Series Three -The Classic Workhorse -101-

In Aberlour, Speyside I spotted this splendid 109 recovery vehicle in the pouring rain. One hour later it was pouring even worse, but then it looked even shinier.

They bought the 1980 vehicle from Scottish Hydro Electrics, who had owned it for 10 years. These vehicles have to work very hard, driving to the remotest electrical poles. They all have these strong winches and they need them.

Now it works everyday as the rolling workshop and recovery vehicle for the garage owner. So if you tasted too much of the Speyside whisky, he might come to pull you out!

This is your typical Highland farm truck. The 25 year old 109 I found near Fiskaraig, NW Skye. The chassis looks really fine, considering the salty air.

This is Paul's SIII working hard on the farm in Hertfordshire, UK.
It's strong and trusty and 30 years old. Photo by Paul.

This is a 1972 Series 3 from Ecuador, sent by Luis Rojas Landivar from Cuenca, Ecuador. He is the original owner of the vehicle!

Ok so after I'd been collecting SIII pictures for a while, it was time I got into the real thing. Takeo's first letter was to have some serious consequences later. So here is all about his Stage One

I bought my 109 V8 in 1981 (invoice date 29/01/1981), NEW, (the first one to be sold in Belgium, out of 32 ever imported and 19 ever registered).

Chassis # LBCAV2AAI29545
German export model (twin license plate lights)
Masai Red
Ragtop.

As she is now:

Galvanized (reinforced) chassis by Steve Walker from Doncaster.
136 HP Range Rover engine + gearbox.
SU carburetors from Rover passenger car
Isky economy cam
900/16 Nato tires
Braden el. winch
Twin electrical fans
Lumenition
Nato 5 ton hitch by Dixon-Bate
2nd set of original springs.
2nd front diff
2nd front propshaft whith Spicer UJ from Renault 30 passenger car.
2nd radiator
Original "heater"
375th combined light/horn switch (hahahaha) damn this is a piece of shit.
Front bulkhead is rotten dan needs replacement.
Gas mileage on open road: abt 13 litres per 100 Km at 90 Km/hr (abt 21 mpg).
Body in original color but holed here and there by bricks thrown when in the Ukraine. Rest of body: not a straight panel left.
Has done about 120 trials in her life (not speed but obstacle crossing, of which about 40 1st prizes).
Has been to Vladivostok and back.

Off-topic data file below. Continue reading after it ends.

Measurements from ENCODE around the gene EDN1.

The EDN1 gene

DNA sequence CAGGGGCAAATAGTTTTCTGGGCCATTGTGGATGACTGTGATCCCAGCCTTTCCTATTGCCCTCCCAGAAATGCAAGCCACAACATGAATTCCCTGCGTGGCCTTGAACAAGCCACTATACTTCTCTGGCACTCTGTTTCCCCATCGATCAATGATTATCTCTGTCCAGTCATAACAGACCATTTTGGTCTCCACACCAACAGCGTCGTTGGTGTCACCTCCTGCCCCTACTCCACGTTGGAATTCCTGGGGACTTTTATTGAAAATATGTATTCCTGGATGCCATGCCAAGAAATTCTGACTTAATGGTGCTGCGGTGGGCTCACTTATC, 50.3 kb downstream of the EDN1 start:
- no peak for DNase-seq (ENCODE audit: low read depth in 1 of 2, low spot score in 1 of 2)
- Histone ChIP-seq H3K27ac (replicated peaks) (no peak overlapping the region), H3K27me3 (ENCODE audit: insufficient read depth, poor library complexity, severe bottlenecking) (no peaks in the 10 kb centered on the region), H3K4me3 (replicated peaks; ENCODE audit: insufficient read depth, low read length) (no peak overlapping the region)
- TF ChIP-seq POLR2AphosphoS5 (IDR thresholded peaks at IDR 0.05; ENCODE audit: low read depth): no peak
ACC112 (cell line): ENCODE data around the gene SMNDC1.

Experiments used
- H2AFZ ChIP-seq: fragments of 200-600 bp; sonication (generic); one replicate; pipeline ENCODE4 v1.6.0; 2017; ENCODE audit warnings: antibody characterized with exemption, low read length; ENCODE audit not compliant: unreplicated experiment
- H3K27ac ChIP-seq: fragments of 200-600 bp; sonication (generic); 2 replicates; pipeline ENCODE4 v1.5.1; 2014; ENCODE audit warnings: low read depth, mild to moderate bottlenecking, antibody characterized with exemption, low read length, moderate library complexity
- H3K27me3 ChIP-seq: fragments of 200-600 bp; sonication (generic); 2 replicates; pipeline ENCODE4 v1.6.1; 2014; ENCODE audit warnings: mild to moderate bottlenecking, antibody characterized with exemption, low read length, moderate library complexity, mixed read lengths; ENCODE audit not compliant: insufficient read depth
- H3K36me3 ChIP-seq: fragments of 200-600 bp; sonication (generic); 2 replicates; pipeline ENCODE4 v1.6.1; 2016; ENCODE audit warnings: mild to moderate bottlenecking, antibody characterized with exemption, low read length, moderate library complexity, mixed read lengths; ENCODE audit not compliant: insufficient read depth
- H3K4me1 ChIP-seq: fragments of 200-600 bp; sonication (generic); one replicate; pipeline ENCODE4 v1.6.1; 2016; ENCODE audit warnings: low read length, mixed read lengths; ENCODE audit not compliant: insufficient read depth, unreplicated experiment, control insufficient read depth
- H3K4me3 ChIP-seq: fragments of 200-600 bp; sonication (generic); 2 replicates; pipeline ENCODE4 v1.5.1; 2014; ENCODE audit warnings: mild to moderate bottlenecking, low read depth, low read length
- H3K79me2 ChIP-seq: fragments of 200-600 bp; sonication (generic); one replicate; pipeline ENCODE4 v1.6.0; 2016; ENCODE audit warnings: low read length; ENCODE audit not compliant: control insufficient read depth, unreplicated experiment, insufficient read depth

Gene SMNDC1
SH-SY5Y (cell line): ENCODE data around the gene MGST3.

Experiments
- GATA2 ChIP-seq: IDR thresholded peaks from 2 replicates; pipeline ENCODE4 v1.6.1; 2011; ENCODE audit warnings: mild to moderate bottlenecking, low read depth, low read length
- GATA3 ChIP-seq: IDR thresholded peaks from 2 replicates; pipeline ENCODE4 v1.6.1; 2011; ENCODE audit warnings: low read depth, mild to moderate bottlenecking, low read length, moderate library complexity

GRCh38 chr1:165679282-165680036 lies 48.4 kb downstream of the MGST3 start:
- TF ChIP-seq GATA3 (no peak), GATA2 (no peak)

Has seen the Sahara desert.


Well, of course I wanted a S III Land Rover,too. Guess what Takeo found for me:

Yes, it's another massai red Stage One, converted to LPG. The engine runs fine and we managed to get it through Belgian M.O.T. in one day. It has been a surveyor's work truck for many years. The first owner was obviously planning for long distances: It has 4 petrol tanks. No, I'll never want a 110 again. It's too much fun to drive this. On the Series III pages you will find more about the fun we have maintaining the beast.

Contact me if you got some decent Nato tyres in your back yard.

 

 

This multicoloured campervan is perfectly camouflaged in a Townsville caravan park.

Though the painting is a bit weird, it was well looked after.

The last working 101 ambulance in Britain?

Dr Mike Acres has been the GP for the 200 inhabitants of the Isle of Jura until his retirement on July 15th. The ramp of the Islay to Jura ferry being too steep for a regular ambulance, Mike was given permission to use his own. It is still registered as an ambulance. Here you can see it pulling a trailer of the Jura ferry.

"It was very handy", Mike told me, " the helicopter could spot me anywhere easily!" He had a satellite radio installed so communication was easy.

Driving the 101 on the narrow Jura lanes frightened any potential driver off. Mike would have liked to look after the patient in the back when driving to hospital, but nobody would replace him as a driver. When Mike couldn't drive due to a dislocated ankle, a friend from the 101 club had to come for a visit as an interim ambulance driver. He loved it!

Recently, the family moved to Dumfriesshire where they bought a farm to store Mike's 20 Landrovers in all stages between wreck and spotless in a huge shed. The salty air of Jura had affected them badly. It was a sight to see his poor 101 carrying an enormous load to his new home! Here you can see the ambulance in its retirement home.

It will still have a lot of work to do, mike is only complaining about the 6 mpg it does pulling a heavy trailer. a V8 wants to be fed.

I'm planning to visit Mike again once he is settled with his new workshop. I reckon his Landrovers will give him enough to do for all his retirement years.

Do you know if there is another working ambulance existing in the world? Please tell me.

To Be Continued with your help! Send your stories and pictures

Annette Flottwell

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